Internet Shakespeare Editions

Author: William Shakespeare
Editor: Catherine Lisak
Peer Reviewed

Richard II (Folio 1, 1623)


40
The Life and Death of Richard the Second.
Rich. I, no; no, I: for I must nothing bee:
Therefore no, no, for I resigne to thee.
Now, marke me how I will vndoe my selfe.
2125I giue this heauie Weight from off my Head,
And this vnwieldie Scepter from my Hand,
The pride of Kingly sway from out my Heart.
With mine owne Teares I wash away my Balme,
With mine owne Hands I giue away my Crowne,
2130With mine owne Tongue denie my Sacred State,
With mine owne Breath release all dutious Oathes;
All Pompe and Maiestie I doe forsweare:
My Manors, Rents, Reuenues, I forgoe;
My Acts, Decrees, and Statutes I denie:
2135God pardon all Oathes that are broke to mee,
God keepe all Vowes vnbroke are made to thee.
Make me, that nothing haue, with nothing grieu'd,
And thou with all pleas'd, that hast all atchieu'd.
Long may'st thou liue in Richards Seat to sit,
2140And soone lye Richard in an Earthie Pit.
God saue King Henry, vn-King'd Richard sayes,
And send him many yeeres of Sunne-shine dayes.
What more remaines?
North. No more: but that you reade
2145These Accusations, and these grieuous Crymes,
Committed by your Person, and your followers,
Against the State, and Profit of this Land:
That by confessing them, the Soules of men
May deeme, that you are worthily depos'd.
2150Rich. Must I doe so? and must I rauell out
My weau'd-vp follyes? Gentle Northumberland,
If thy Offences were vpon Record,
Would it not shame thee, in so faire a troupe,
To reade a Lecture of them? If thou would'st,
2155There should'st thou finde one heynous Article,
Contayning the deposing of a King,
And cracking the strong Warrant of an Oath,
Mark'd with a Blot, damn'd in the Booke of Heauen.
Nay, all of you, that stand and looke vpon me,
2160Whil'st that my wretchednesse doth bait my selfe,
Though some of you, with Pilate, wash your hands,
Shewing an outward pittie: yet you Pilates
Haue here deliuer'd me to my sowre Crosse,
And Water cannot wash away your sinne.
2165North. My Lord dispatch, reade o're these Articles.
Rich. Mine Eyes are full of Teares, I cannot see:
And yet salt-Water blindes them not so much,
But they can see a sort of Traytors here.
Nay, if I turne mine Eyes vpon my selfe,
2170I finde my selfe a Traytor with the rest:
For I haue giuen here my Soules consent,
T'vndeck the pompous Body of a King;
Made Glory base; a Soueraigntie, a Slaue;
Prowd Maiestie, a Subiect; State, a Pesant.
2175North. My Lord.
Rich. No Lord of thine, thou haught-insulting man;
No, nor no mans Lord: I haue no Name, no Title;
No, not that Name was giuen me at the Font,
But 'tis vsurpt: alack the heauie day,
2180That I haue worne so many Winters out,
And know not now, what Name to call my selfe.
Oh, that I were a Mockerie, King of Snow,
Standing before the Sunne of Bullingbrooke,
To melt my selfe away in Water-drops.
2185Good King, great King, and yet not greatly good,
And if my word be Sterling yet in England,
Let it command a Mirror hither straight,

That it may shew me what a Face I haue,
Since it is Bankrupt of his Maiestie.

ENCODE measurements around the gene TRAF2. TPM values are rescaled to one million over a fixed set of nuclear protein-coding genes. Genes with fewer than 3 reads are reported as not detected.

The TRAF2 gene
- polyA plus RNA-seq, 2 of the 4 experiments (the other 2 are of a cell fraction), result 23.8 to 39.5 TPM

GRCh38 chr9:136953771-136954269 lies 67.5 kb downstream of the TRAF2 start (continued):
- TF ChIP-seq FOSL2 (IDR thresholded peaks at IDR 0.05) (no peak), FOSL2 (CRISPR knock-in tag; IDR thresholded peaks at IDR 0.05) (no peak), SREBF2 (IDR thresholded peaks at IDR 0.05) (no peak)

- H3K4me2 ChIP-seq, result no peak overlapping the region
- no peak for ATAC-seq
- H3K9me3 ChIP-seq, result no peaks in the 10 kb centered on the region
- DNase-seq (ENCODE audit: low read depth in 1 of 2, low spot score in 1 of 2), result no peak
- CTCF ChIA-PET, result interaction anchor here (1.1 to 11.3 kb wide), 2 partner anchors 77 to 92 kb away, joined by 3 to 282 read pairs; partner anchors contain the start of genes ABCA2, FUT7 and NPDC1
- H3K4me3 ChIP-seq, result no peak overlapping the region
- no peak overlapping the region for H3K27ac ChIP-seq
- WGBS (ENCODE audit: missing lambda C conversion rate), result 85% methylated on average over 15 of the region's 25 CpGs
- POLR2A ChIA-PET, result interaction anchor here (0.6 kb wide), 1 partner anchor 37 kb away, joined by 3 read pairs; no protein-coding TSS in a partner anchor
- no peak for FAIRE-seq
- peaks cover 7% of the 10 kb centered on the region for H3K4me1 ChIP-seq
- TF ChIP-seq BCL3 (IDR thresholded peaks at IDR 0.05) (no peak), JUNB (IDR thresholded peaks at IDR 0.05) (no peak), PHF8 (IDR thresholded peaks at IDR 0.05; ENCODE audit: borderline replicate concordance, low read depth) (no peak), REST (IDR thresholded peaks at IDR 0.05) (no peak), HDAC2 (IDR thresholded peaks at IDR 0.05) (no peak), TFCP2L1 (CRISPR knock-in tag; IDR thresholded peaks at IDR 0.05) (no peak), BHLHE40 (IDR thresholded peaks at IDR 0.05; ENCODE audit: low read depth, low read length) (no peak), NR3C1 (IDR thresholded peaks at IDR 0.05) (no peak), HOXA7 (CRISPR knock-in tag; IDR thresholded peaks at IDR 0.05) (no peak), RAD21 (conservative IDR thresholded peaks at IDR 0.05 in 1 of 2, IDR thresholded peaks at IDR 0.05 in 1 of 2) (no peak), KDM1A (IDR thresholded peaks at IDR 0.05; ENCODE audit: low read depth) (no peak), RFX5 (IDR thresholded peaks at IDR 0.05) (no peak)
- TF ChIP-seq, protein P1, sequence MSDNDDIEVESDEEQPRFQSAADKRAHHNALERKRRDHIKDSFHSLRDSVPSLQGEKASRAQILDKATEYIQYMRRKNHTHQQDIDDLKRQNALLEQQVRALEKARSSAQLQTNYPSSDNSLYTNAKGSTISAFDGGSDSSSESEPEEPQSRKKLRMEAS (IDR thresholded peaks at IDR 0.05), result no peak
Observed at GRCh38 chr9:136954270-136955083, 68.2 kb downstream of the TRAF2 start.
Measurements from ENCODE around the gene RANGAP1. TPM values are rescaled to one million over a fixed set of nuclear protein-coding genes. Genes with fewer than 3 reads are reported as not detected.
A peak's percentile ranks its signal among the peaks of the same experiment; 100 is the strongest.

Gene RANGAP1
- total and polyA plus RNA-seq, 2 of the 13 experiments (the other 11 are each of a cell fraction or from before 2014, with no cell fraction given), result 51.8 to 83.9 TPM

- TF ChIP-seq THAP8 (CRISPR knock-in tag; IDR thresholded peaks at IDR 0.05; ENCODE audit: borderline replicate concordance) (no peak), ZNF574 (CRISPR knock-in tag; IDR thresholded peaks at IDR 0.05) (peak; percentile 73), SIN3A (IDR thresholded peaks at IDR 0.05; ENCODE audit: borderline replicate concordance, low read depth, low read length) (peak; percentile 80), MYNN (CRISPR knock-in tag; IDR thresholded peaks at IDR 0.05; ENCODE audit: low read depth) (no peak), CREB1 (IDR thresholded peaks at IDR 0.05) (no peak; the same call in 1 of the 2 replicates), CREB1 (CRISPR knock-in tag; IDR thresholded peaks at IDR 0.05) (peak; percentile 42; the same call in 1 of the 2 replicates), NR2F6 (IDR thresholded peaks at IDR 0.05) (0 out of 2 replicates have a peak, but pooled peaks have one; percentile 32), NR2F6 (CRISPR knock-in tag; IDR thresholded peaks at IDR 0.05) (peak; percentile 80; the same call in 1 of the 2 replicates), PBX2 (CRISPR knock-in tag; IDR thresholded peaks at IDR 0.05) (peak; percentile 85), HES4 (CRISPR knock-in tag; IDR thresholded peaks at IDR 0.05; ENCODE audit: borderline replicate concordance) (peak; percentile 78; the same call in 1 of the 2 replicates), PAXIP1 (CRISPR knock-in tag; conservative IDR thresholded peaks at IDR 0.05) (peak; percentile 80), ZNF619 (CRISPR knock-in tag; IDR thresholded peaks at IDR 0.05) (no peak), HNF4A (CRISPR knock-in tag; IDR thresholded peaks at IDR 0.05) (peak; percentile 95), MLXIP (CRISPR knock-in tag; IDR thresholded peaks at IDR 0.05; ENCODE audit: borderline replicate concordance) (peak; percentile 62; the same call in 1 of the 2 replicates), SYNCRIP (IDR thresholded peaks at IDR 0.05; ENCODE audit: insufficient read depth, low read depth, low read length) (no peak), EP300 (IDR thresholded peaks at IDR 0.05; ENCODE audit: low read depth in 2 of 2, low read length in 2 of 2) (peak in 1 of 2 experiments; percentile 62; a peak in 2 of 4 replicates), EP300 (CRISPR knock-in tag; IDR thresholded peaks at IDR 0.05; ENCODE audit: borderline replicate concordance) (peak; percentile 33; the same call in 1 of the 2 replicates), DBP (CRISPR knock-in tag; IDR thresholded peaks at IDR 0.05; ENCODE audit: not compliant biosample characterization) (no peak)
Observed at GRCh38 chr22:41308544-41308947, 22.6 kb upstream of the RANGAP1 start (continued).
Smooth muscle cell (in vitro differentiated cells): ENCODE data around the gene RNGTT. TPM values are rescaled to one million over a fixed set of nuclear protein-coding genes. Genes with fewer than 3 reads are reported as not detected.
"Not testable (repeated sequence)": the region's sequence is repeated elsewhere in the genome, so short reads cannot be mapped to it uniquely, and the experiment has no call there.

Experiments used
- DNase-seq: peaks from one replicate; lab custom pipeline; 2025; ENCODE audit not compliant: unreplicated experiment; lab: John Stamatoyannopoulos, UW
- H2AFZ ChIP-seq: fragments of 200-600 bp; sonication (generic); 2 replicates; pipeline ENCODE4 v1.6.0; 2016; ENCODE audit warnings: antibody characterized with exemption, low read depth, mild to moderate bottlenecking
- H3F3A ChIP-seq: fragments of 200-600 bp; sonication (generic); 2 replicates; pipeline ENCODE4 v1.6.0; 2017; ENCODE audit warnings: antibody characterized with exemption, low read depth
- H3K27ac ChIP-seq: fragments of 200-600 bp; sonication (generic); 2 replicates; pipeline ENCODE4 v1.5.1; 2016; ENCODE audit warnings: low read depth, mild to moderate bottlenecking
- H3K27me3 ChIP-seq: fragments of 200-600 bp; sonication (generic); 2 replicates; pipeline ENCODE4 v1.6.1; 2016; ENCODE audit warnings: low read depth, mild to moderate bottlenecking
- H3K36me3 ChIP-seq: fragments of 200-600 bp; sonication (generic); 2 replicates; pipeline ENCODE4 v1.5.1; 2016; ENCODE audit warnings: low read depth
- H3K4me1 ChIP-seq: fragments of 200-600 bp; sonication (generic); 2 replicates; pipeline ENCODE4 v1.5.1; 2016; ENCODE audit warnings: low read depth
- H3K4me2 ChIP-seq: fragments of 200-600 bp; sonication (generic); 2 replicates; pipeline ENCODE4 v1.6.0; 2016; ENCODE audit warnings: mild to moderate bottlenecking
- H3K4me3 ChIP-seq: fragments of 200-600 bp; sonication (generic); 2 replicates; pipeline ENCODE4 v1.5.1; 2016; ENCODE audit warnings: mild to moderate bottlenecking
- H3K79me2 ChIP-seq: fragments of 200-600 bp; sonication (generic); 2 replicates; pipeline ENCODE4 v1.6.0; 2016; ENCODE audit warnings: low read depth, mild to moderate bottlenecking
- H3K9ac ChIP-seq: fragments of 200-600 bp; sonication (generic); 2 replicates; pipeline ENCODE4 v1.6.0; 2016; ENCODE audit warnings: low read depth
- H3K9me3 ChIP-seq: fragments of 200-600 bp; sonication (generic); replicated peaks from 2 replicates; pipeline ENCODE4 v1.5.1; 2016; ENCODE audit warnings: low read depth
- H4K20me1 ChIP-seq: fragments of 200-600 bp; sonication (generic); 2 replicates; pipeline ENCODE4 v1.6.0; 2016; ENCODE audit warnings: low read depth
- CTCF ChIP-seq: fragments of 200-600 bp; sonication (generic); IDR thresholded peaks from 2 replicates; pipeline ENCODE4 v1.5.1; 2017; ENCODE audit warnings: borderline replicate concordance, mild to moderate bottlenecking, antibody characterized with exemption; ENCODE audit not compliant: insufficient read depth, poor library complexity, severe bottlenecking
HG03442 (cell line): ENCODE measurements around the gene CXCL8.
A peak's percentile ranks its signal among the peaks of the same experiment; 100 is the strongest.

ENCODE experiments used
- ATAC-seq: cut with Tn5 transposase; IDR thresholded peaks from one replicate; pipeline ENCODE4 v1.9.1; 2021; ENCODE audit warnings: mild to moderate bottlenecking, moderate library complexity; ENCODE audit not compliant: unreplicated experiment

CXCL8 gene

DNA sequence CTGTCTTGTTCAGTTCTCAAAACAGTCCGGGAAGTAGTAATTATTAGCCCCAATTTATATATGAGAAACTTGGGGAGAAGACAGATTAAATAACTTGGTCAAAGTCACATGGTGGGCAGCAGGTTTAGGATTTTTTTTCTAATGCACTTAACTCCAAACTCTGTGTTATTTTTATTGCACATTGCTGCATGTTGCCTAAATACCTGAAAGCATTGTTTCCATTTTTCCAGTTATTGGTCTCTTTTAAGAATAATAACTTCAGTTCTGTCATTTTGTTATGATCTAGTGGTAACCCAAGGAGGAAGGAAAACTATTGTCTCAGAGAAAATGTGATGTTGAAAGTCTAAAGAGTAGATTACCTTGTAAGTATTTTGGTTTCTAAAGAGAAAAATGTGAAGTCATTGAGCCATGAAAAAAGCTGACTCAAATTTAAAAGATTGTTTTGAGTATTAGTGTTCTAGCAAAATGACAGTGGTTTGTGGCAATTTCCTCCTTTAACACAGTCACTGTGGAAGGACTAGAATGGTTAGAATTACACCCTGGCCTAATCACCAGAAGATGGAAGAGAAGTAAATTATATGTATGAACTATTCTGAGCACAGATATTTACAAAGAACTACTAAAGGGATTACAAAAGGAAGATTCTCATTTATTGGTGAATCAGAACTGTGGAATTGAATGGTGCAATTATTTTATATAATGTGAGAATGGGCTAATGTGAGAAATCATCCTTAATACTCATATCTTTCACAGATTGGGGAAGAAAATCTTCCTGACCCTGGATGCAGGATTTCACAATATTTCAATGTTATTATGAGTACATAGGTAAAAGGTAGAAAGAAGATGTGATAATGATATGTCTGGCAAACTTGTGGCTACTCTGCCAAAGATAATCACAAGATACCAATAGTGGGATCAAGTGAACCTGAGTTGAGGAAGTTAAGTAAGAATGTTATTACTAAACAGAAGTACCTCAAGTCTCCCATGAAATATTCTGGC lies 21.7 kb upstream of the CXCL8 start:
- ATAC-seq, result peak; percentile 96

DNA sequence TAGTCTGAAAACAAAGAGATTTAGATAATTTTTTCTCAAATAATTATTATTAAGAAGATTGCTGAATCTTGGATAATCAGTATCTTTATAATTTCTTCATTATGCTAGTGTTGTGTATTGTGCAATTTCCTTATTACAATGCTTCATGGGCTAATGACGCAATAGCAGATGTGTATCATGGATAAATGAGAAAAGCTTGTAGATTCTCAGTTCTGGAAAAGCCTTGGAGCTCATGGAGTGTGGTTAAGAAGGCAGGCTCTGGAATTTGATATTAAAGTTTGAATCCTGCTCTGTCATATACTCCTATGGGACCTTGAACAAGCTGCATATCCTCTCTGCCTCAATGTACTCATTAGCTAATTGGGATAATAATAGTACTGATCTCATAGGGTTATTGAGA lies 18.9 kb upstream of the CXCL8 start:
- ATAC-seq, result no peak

2190Bull. Goe some of you, and fetch a Looking-Glasse.
North. Read o're this Paper, while ye Glasse doth come.
Rich. Fiend, thou torments me, ere I come to Hell.
Bull. Vrge it no more, my Lord Northumberland.
North. The Commons will not then be satisfy'd.
2195Rich. They shall be satisfy'd: Ile reade enough,
When I doe see the very Booke indeede,
Where all my sinnes are writ, and that's my selfe.
Enter one with a Glasse.
Giue me that Glasse, and therein will I reade.
2200No deeper wrinckles yet? hath Sorrow strucke
So many Blowes vpon this Face of mine,
And made no deeper Wounds? Oh flatt'ring Glasse,
Like to my followers in prosperitie,
Thou do'st beguile me. Was this Face, the Face
2205That euery day, vnder his House-hold Roofe,
Did keepe ten thousand men? Was this the Face,
That like the Sunne, did make beholders winke?
Is this the Face, which fac'd so many follyes,
That was at last out-fac'd by Bullingbrooke?
2210A brittle Glory shineth in this Face,
As brittle as the Glory, is the Face,
For there it is, crackt in an hundred shiuers.
Marke silent King, the Morall of this sport,
How soone my Sorrow hath destroy'd my Face.
2215Bull. The shadow of your Sorrow hath destroy'd
The shadow of your Face.
Rich. Say that againe.
The shadow of my Sorrow: ha, let's see,
'Tis very true, my Griefe lyes all within,
2220And these externall manner of Laments,
Are meerely shadowes, to the vnseene Griefe,
That swells with silence in the tortur'd Soule.
There lyes the substance: and I thanke thee King
For thy great bountie, that not onely giu'st
2225Me cause to wayle, but teachest me the way
How to lament the cause. Ile begge one Boone,
And then be gone, and trouble you no more.
Shall I obtaine it?
Bull. Name it, faire Cousin.
2230Rich. Faire Cousin? I am greater then a King:
For when I was a King, my flatterers
Were then but subiects; being now a subiect,
I haue a King here to my flatterer:
Being so great, I haue no neede to begge.
2235Bull. Yet aske.
Rich. And shall I haue?
Bull. You shall.
Rich. Then giue me leaue to goe.
Bull. Whither?
2240Rich. Whither you will, so I were from your sights.
Bull. Goe some of you, conuey him to the Tower.
Rich. Oh good: conuey: Conueyers are you all,
That rise thus nimbly by a true Kings fall.
Bull. On Wednesday next, we solemnly set downe
2245Our Coronation: Lords, prepare your selues.
Exeunt.
Abbot. A wofull Pageant haue we here beheld.
Carl. The Woes to come, the Children yet vnborne,
Shall feele this day as sharpe to them as Thorne.
Aum. You holy Clergie-men, is there no Plot
2250To rid the Realme of this pernicious Blot.
Abbot. Before I freely speake my minde herein,
You shall not onely take the Sacrament,
To bury mine intents, but also to effect
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